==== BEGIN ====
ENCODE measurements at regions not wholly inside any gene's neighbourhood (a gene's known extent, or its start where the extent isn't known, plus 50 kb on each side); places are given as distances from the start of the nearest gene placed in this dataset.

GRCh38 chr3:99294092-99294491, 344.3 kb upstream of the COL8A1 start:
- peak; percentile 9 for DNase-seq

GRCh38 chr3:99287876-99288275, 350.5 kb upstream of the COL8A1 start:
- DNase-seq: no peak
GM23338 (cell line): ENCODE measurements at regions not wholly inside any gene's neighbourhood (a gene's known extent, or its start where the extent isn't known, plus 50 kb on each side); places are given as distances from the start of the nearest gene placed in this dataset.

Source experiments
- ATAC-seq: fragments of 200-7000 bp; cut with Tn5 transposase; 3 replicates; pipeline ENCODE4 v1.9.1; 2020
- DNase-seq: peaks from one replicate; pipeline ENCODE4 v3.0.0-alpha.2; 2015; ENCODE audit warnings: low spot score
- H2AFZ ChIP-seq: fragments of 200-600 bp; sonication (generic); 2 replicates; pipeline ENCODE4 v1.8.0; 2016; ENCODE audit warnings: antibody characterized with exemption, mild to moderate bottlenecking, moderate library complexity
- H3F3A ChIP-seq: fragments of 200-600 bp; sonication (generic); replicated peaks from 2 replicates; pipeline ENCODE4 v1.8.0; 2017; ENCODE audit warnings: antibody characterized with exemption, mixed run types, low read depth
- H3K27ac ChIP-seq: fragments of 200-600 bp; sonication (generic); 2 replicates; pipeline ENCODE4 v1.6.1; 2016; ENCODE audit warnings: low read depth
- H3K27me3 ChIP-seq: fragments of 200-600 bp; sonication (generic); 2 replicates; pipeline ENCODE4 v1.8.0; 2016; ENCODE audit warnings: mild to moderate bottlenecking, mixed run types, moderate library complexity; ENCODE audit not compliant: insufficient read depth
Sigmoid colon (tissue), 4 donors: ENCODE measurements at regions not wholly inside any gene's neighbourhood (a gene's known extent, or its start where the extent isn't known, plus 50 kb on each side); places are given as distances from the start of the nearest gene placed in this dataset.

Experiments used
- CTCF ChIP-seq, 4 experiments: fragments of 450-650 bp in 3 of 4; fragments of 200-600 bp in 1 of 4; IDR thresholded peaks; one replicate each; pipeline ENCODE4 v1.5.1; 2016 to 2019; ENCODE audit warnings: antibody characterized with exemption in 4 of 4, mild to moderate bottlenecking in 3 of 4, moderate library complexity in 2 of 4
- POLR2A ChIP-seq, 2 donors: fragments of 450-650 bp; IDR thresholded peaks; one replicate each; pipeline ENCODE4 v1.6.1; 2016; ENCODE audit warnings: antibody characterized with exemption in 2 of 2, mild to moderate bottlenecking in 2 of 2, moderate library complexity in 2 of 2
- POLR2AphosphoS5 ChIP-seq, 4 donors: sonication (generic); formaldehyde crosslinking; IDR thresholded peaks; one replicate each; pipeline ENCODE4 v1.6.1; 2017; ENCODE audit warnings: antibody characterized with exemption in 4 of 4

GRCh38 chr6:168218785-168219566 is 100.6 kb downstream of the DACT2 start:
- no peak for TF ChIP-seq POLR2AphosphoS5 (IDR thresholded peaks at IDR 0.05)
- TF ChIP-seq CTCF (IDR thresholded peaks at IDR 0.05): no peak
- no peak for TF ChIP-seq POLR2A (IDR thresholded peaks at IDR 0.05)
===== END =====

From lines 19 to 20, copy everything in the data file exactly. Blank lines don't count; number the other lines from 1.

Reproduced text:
GRCh38 chr6:168218785-168219566 is 100.6 kb downstream of the DACT2 start:
- no peak for TF ChIP-seq POLR2AphosphoS5 (IDR thresholded peaks at IDR 0.05)